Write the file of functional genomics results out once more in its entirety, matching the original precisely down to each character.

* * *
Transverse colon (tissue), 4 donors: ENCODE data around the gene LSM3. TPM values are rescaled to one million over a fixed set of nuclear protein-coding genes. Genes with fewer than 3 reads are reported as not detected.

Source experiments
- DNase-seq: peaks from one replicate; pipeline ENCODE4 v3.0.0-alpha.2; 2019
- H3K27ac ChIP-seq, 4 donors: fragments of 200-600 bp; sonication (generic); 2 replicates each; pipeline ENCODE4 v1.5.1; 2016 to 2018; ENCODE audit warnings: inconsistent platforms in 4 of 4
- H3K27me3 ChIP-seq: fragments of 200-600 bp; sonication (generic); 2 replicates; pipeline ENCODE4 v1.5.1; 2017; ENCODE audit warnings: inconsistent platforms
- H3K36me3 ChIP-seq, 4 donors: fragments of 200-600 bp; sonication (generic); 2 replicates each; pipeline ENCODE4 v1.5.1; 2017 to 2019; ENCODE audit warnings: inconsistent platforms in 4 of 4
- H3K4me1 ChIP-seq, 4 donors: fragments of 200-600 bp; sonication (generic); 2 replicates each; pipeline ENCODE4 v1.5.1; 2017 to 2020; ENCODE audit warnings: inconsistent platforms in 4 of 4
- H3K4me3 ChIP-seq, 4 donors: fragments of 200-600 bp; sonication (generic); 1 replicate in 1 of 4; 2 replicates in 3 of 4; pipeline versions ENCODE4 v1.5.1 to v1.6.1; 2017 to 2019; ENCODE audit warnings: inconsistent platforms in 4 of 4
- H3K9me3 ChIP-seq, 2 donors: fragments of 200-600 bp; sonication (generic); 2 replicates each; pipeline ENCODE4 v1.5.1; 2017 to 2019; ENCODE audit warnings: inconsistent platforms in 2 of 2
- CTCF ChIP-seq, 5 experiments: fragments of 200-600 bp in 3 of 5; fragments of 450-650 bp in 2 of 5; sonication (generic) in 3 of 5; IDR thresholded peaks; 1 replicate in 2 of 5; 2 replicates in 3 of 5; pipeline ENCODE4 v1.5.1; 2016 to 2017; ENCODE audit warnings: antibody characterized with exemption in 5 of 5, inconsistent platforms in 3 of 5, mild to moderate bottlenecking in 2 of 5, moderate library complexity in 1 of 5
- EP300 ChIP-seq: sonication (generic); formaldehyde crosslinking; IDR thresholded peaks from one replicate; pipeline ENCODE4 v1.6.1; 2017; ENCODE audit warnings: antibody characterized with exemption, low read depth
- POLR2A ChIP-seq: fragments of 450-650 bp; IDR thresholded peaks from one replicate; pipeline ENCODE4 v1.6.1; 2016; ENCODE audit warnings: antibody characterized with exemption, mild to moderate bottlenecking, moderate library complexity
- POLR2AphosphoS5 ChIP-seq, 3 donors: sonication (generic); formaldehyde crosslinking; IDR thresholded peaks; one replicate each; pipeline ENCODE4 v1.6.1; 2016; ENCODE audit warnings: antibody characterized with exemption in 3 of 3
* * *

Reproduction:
Transverse colon (tissue), 4 donors: ENCODE data around the gene LSM3. TPM values are rescaled to one million over a fixed set of nuclear protein-coding genes. Genes with fewer than 3 reads are reported as not detected.

Source experiments
- DNase-seq: peaks from one replicate; pipeline ENCODE4 v3.0.0-alpha.2; 2019
- H3K27ac ChIP-seq, 4 donors: fragments of 200-600 bp; sonication (generic); 2 replicates each; pipeline ENCODE4 v1.5.1; 2016 to 2018; ENCODE audit warnings: inconsistent platforms in 4 of 4
- H3K27me3 ChIP-seq: fragments of 200-600 bp; sonication (generic); 2 replicates; pipeline ENCODE4 v1.5.1; 2017; ENCODE audit warnings: inconsistent platforms
- H3K36me3 ChIP-seq, 4 donors: fragments of 200-600 bp; sonication (generic); 2 replicates each; pipeline ENCODE4 v1.5.1; 2017 to 2019; ENCODE audit warnings: inconsistent platforms in 4 of 4
- H3K4me1 ChIP-seq, 4 donors: fragments of 200-600 bp; sonication (generic); 2 replicates each; pipeline ENCODE4 v1.5.1; 2017 to 2020; ENCODE audit warnings: inconsistent platforms in 4 of 4
- H3K4me3 ChIP-seq, 4 donors: fragments of 200-600 bp; sonication (generic); 1 replicate in 1 of 4; 2 replicates in 3 of 4; pipeline versions ENCODE4 v1.5.1 to v1.6.1; 2017 to 2019; ENCODE audit warnings: inconsistent platforms in 4 of 4
- H3K9me3 ChIP-seq, 2 donors: fragments of 200-600 bp; sonication (generic); 2 replicates each; pipeline ENCODE4 v1.5.1; 2017 to 2019; ENCODE audit warnings: inconsistent platforms in 2 of 2
- CTCF ChIP-seq, 5 experiments: fragments of 200-600 bp in 3 of 5; fragments of 450-650 bp in 2 of 5; sonication (generic) in 3 of 5; IDR thresholded peaks; 1 replicate in 2 of 5; 2 replicates in 3 of 5; pipeline ENCODE4 v1.5.1; 2016 to 2017; ENCODE audit warnings: antibody characterized with exemption in 5 of 5, inconsistent platforms in 3 of 5, mild to moderate bottlenecking in 2 of 5, moderate library complexity in 1 of 5
- EP300 ChIP-seq: sonication (generic); formaldehyde crosslinking; IDR thresholded peaks from one replicate; pipeline ENCODE4 v1.6.1; 2017; ENCODE audit warnings: antibody characterized with exemption, low read depth
- POLR2A ChIP-seq: fragments of 450-650 bp; IDR thresholded peaks from one replicate; pipeline ENCODE4 v1.6.1; 2016; ENCODE audit warnings: antibody characterized with exemption, mild to moderate bottlenecking, moderate library complexity
- POLR2AphosphoS5 ChIP-seq, 3 donors: sonication (generic); formaldehyde crosslinking; IDR thresholded peaks; one replicate each; pipeline ENCODE4 v1.6.1; 2016; ENCODE audit warnings: antibody characterized with exemption in 3 of 3